"FIRST LADY OF OPERA"
Mary Lucinda Cardwell Dawson: an American musician and teacher and the founding director of the National Negro Opera Company.
The National Negro Opera Company was the FIRST African-American opera company in the United States, organized in Pittsburgh, Pennsylvania in 1941, under the direction of none other than Mary Cardwell Dawson.
It also may be well known that Mrs. Dawson’s organization provided opportunities for gifted African American performers while simultaneously challenging racist ideas by her use of White orchestras and conductors to accompany a Black cast.
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The company’s repertory included Verdi’s Aida and La Traviata, Gounod’s Faust, Robert Nathaniel Dett’s The Ordering of Moses, and Clarence Cameron White’s Ouanga.
Mary insisted that lead singers would receive standard (union) wages, so there were slight issues with maintaining funding over time.
Several years later, The company performed on stage at the Metropolitan Opera House (1956), before it stopped staging operas because it became too expensive. Subsequently, the company performed excerpts from Robert Nathaniel Dett’s The Ordering of Moses.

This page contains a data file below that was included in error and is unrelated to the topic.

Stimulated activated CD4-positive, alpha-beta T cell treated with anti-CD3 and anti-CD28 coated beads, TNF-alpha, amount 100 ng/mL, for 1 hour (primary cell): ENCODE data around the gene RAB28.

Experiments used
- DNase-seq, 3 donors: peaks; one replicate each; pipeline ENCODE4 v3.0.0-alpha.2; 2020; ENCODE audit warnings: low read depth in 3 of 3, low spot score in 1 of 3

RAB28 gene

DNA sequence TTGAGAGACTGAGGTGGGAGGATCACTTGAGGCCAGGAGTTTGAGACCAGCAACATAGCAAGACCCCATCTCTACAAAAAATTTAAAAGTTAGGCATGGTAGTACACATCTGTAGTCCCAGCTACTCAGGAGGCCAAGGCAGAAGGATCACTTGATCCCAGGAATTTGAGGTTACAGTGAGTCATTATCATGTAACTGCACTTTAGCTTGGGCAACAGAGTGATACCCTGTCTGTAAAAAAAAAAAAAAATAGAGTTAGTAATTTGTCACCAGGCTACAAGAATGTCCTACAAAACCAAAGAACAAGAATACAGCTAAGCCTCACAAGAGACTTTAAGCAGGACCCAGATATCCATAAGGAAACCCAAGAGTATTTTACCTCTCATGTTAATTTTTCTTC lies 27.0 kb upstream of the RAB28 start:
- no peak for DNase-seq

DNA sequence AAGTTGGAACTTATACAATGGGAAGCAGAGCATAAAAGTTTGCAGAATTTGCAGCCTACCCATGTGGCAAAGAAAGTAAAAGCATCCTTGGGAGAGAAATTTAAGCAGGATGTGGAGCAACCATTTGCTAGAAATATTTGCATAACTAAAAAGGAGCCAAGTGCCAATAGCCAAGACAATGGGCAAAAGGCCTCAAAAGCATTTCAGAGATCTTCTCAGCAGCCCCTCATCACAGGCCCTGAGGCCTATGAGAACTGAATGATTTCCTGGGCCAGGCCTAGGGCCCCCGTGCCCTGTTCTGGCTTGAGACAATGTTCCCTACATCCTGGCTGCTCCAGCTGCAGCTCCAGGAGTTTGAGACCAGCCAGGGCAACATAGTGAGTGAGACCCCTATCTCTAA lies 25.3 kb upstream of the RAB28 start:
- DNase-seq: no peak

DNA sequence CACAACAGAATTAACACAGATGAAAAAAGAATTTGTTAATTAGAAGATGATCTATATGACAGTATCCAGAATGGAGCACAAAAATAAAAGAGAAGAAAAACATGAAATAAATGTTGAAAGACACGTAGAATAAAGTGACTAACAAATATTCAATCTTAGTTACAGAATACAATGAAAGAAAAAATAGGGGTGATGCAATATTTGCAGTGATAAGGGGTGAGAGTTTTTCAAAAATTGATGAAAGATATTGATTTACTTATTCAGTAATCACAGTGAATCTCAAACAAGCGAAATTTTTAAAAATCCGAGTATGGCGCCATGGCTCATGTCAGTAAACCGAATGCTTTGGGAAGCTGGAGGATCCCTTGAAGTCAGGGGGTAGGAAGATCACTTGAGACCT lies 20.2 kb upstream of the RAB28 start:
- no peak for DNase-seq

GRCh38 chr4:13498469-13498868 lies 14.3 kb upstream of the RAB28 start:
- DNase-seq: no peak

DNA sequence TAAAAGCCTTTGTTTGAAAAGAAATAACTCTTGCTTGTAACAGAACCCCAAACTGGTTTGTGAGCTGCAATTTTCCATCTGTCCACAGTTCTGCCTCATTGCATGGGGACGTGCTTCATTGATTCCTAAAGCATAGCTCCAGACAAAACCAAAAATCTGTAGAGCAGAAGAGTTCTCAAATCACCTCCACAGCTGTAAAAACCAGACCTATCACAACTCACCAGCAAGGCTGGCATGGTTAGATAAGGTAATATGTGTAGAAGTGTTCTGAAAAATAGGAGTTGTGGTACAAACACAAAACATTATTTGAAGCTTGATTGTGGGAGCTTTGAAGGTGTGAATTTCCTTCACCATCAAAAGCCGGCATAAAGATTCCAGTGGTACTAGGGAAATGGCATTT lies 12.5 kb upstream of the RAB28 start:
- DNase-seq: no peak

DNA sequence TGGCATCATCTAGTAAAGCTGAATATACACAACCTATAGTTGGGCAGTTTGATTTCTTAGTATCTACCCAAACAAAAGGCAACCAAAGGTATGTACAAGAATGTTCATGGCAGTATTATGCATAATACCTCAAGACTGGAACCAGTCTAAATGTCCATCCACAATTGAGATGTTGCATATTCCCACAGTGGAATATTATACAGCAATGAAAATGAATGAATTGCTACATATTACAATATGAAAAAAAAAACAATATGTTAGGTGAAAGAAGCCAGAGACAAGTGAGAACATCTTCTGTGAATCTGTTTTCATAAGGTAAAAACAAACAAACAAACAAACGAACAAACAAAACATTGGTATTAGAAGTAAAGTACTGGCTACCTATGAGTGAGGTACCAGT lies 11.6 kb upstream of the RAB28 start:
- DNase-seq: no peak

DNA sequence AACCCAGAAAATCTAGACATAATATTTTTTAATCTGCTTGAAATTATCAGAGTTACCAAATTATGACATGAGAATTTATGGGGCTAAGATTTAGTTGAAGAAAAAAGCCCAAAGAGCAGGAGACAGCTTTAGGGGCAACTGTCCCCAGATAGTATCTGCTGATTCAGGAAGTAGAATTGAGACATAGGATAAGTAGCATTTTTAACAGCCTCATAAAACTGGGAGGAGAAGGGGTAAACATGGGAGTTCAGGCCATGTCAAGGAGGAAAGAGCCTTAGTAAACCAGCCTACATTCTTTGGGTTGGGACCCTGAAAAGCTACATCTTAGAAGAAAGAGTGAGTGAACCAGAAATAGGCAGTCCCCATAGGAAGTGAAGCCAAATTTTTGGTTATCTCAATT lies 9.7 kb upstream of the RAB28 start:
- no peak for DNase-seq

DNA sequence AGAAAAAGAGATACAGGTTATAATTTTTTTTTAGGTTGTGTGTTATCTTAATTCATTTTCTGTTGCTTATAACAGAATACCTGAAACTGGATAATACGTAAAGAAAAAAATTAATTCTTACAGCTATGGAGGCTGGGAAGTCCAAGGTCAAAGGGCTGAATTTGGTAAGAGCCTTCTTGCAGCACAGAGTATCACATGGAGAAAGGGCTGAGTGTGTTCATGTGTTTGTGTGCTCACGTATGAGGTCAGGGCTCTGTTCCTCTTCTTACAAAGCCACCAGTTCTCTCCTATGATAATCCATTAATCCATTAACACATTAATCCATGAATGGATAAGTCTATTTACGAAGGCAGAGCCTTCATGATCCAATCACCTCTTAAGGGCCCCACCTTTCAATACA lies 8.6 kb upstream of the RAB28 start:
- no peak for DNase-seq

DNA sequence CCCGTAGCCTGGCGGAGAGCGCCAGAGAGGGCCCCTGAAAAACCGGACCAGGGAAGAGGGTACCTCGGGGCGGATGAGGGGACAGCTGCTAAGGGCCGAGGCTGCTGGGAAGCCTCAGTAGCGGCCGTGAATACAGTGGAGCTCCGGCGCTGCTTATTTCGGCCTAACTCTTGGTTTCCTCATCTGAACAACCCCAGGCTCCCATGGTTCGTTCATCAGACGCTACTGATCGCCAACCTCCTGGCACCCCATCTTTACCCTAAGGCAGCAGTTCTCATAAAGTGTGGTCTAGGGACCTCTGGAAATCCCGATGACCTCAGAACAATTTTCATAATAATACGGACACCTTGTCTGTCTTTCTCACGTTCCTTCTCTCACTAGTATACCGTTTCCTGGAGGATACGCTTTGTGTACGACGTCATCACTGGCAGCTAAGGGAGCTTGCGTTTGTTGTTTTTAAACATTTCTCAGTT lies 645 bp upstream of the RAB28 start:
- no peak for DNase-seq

The company sadly disbanded in 1962 upon Dawson’s death.
● In the mid-1930s, Mrs. Dawson organized and operated a School of Music that she ran from her Pittsburgh home (Jazz pianist Ahmad Jamal was among her students).
● She also organized the Cardwell Dawson Choir which auditioned at the Major Bowes Amateur Hour in New York in 1935.
MARY CARDWELL DAWSON'S CONNECTION TO FLORENCE PRICE
THE NATIONAL ASSOCIATION OF NEGRO MUSICIANS, INC.:
● One of the oldest organizations in the U.S. dedicated to the preservation and advocacy of all genres of the music of African-Americans.
● This organization encourages inclusive musical culture throughout the country.
● Within NAMN there is a network of support and influence where educators and musicians can share their knowledge and students can grow in their craft and love for music. - People of ALL ages can come together to share and participate in the musical experience.
● Since its inception, NANM has provided encouragement and support to thousands of African American musicians, many of whom have become widely respected figures in music and have contributed significantly to American culture and music history.
● Marian Anderson: the first scholarship award recipient in 1919.
● Florence Price: Also a scholarship recipient.
A NOTE FROM SOPHIA & KHALIL:
I like to think that organizations like NAMN helped pave the way even for trailblazers like Mary Cardwell Dawson. When looking at research like this, only one thing comes to mind: artistic community. Figureheads like Mary Cardwell Dawson and organizations like NAMN ADVOCATE for these voices to be heard and for this work and talent to be fostered in an environment that uplifts African-American artistry and pushes for an equitable opportunity to showcase said art and beauty.